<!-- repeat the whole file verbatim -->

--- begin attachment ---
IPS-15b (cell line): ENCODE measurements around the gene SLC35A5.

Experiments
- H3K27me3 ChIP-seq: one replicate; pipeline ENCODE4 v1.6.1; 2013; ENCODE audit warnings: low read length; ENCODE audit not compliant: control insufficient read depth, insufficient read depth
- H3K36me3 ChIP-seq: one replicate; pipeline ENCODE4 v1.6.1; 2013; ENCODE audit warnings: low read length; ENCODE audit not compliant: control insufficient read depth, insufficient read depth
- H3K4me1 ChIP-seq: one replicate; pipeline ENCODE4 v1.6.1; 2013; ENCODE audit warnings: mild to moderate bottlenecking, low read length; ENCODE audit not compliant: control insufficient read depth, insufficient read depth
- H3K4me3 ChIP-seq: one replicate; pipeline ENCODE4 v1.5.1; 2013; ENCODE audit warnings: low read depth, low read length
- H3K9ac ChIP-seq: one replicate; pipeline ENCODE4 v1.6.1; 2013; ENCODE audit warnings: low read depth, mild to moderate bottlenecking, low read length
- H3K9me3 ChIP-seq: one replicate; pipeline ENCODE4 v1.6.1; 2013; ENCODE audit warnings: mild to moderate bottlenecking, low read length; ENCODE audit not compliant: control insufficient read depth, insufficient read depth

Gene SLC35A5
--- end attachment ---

IPS-15b (cell line): ENCODE measurements around the gene SLC35A5.

Experiments
- H3K27me3 ChIP-seq: one replicate; pipeline ENCODE4 v1.6.1; 2013; ENCODE audit warnings: low read length; ENCODE audit not compliant: control insufficient read depth, insufficient read depth
- H3K36me3 ChIP-seq: one replicate; pipeline ENCODE4 v1.6.1; 2013; ENCODE audit warnings: low read length; ENCODE audit not compliant: control insufficient read depth, insufficient read depth
- H3K4me1 ChIP-seq: one replicate; pipeline ENCODE4 v1.6.1; 2013; ENCODE audit warnings: mild to moderate bottlenecking, low read length; ENCODE audit not compliant: control insufficient read depth, insufficient read depth
- H3K4me3 ChIP-seq: one replicate; pipeline ENCODE4 v1.5.1; 2013; ENCODE audit warnings: low read depth, low read length
- H3K9ac ChIP-seq: one replicate; pipeline ENCODE4 v1.6.1; 2013; ENCODE audit warnings: low read depth, mild to moderate bottlenecking, low read length
- H3K9me3 ChIP-seq: one replicate; pipeline ENCODE4 v1.6.1; 2013; ENCODE audit warnings: mild to moderate bottlenecking, low read length; ENCODE audit not compliant: control insufficient read depth, insufficient read depth

Gene SLC35A5